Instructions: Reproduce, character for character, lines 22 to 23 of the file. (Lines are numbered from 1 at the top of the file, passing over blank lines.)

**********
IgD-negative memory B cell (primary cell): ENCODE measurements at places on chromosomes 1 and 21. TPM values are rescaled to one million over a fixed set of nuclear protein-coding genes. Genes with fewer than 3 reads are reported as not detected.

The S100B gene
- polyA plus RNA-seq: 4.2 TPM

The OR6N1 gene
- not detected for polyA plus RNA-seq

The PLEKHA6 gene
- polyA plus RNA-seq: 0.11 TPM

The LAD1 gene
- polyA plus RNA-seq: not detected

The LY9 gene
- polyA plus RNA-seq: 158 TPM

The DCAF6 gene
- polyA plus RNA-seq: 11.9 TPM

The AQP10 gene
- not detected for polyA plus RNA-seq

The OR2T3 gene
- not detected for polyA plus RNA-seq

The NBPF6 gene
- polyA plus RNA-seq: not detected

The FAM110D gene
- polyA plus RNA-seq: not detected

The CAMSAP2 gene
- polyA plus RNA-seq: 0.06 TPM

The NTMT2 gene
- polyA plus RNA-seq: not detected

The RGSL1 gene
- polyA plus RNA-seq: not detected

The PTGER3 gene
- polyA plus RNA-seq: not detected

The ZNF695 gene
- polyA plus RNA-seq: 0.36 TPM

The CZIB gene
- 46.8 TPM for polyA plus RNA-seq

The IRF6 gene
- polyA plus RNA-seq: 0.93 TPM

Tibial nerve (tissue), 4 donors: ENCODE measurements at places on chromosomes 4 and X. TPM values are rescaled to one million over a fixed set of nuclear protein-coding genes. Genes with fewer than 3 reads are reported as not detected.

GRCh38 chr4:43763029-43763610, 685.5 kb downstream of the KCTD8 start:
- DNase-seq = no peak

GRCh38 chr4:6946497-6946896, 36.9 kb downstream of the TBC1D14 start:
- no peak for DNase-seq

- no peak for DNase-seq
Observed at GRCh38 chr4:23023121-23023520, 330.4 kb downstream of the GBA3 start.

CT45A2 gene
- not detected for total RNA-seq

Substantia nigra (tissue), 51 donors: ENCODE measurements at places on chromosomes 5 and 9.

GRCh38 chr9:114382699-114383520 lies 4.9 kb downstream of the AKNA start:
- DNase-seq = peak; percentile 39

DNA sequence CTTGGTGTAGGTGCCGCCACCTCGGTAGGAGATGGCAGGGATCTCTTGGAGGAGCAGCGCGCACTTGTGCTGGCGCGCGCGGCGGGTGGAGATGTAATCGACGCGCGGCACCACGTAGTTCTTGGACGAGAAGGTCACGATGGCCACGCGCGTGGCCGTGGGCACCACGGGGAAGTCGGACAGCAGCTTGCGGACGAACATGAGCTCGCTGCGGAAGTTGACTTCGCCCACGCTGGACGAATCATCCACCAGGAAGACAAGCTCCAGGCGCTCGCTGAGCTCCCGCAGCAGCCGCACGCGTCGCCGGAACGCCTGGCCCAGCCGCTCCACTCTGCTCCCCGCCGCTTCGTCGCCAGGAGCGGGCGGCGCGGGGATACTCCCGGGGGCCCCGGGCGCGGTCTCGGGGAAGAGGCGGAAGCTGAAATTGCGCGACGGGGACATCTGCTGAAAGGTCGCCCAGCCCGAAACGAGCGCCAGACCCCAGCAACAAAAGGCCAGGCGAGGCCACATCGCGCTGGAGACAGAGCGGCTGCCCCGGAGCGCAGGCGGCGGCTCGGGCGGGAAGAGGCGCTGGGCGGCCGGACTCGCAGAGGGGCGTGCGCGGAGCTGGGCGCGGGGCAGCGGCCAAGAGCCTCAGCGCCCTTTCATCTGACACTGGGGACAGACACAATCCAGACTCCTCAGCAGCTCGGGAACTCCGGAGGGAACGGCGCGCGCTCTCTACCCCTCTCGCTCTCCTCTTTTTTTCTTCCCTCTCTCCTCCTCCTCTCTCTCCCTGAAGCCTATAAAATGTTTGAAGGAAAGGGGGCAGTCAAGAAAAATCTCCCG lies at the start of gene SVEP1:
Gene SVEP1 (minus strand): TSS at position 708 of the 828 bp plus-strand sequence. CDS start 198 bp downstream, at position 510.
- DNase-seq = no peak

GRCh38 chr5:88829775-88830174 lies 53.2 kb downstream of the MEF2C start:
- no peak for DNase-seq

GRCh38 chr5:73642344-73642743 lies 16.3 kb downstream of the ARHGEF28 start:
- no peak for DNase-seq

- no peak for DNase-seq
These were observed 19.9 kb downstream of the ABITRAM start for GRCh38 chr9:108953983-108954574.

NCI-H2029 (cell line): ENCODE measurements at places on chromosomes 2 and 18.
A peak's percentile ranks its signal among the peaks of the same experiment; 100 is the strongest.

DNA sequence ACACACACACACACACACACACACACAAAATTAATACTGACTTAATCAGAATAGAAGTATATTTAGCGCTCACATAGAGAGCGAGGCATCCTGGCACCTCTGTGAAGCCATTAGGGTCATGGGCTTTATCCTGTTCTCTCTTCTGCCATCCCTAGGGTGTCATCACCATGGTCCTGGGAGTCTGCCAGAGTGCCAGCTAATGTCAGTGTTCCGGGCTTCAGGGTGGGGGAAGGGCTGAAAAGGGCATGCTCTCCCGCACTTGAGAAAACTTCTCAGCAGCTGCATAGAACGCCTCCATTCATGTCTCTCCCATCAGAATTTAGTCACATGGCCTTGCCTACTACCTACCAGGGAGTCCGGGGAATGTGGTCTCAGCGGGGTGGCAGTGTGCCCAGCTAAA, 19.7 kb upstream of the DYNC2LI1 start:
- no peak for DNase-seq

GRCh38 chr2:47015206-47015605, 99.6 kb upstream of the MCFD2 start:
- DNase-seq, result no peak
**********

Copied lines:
The CAMSAP2 gene
- polyA plus RNA-seq: 0.06 TPM